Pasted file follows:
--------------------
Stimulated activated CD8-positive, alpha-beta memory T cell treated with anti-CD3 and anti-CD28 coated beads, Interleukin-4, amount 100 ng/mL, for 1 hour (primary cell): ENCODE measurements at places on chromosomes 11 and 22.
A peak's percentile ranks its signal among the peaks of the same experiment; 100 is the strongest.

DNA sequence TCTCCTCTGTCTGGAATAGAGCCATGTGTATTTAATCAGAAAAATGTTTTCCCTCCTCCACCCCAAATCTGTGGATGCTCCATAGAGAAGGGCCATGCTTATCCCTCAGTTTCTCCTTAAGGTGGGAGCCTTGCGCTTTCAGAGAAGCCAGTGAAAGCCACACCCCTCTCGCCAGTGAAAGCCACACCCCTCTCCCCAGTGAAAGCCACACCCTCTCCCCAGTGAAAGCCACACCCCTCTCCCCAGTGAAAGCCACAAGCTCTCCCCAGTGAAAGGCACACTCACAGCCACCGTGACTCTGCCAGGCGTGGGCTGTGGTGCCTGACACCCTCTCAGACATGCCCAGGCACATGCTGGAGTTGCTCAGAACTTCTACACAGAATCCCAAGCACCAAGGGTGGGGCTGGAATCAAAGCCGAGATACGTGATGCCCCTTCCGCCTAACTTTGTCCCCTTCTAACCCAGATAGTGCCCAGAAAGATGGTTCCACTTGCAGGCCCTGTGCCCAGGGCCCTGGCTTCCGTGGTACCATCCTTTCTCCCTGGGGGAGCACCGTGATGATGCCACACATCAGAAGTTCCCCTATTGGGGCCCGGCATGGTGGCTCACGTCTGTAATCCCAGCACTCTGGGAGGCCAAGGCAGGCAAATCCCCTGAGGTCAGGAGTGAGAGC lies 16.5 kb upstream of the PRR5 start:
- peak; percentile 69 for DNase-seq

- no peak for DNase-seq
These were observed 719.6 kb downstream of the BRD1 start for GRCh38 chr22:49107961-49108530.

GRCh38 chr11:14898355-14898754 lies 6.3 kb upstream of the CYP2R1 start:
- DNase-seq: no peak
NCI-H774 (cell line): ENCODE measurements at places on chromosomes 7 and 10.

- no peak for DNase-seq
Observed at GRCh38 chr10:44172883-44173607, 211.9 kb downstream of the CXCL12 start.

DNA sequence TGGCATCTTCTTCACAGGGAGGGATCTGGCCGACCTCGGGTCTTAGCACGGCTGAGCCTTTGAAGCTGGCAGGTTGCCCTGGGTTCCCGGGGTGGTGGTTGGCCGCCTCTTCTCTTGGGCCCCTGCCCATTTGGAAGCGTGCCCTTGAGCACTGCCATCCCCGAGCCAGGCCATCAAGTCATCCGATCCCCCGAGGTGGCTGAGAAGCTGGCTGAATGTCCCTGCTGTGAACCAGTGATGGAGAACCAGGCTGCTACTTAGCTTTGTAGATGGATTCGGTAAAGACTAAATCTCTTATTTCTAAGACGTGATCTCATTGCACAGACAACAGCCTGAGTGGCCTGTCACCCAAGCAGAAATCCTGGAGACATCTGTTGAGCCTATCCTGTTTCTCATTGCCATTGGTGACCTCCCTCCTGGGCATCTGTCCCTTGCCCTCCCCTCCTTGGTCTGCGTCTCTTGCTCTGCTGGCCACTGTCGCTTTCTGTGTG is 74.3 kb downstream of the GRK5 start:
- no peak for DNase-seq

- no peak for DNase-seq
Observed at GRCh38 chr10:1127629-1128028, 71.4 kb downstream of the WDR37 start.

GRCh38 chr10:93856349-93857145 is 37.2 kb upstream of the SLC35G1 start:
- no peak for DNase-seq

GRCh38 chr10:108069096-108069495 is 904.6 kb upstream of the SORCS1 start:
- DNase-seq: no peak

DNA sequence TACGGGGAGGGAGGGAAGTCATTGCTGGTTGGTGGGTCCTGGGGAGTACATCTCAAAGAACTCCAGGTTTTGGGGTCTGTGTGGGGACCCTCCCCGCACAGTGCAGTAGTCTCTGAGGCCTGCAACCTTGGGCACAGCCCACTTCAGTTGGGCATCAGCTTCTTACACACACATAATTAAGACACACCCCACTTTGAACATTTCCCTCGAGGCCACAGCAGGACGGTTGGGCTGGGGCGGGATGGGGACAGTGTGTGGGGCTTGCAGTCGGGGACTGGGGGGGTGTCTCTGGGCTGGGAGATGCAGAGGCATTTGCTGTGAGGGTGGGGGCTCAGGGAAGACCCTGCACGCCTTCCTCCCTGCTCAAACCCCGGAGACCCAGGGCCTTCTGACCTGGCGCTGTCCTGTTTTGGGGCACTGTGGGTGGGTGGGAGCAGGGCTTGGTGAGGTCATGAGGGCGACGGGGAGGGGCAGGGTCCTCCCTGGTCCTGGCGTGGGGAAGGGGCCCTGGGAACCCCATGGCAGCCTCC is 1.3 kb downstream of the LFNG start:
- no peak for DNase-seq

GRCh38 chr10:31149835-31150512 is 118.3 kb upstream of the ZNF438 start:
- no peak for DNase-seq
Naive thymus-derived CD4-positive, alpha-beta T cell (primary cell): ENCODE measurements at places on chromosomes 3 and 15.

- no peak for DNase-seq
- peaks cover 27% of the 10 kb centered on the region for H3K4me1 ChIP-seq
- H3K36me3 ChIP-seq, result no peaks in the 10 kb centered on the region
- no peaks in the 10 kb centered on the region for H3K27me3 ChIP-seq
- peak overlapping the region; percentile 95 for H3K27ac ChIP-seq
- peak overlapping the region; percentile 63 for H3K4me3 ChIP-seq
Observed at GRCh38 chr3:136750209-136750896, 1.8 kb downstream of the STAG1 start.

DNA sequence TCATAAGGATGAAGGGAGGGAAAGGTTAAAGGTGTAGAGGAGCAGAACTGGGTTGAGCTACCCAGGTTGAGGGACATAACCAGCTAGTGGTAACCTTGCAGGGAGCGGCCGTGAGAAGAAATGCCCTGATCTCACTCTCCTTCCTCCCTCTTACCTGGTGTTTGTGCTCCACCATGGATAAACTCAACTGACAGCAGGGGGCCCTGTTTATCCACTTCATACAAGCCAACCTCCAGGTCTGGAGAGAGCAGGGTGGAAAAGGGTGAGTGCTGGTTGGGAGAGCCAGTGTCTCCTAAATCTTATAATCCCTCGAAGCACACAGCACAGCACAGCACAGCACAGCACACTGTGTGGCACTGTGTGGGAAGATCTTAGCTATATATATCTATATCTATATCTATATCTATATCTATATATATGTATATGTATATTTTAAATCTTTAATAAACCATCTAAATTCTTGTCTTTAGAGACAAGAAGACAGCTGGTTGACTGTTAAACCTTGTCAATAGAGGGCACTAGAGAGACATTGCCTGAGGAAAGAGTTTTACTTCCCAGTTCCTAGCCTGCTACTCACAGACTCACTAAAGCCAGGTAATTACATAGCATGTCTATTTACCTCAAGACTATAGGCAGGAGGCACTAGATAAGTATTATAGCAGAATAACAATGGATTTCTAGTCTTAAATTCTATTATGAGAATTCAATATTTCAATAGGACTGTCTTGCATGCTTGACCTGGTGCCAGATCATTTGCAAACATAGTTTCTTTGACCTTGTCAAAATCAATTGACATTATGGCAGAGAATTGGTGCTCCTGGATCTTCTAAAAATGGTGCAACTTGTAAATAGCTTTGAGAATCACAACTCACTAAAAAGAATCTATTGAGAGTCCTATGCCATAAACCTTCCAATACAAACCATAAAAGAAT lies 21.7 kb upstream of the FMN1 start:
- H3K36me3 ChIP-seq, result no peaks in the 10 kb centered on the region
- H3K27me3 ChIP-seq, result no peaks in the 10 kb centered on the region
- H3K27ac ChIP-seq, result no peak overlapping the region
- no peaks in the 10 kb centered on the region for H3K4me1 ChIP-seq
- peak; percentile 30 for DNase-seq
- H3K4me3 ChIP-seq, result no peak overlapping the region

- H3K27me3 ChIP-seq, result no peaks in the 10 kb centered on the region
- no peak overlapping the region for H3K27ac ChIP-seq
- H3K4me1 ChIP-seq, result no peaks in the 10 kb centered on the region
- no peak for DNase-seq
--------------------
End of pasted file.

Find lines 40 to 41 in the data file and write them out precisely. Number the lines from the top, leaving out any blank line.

- no peak overlapping the region for H3K27ac ChIP-seq
- H3K4me1 ChIP-seq, result no peaks in the 10 kb centered on the region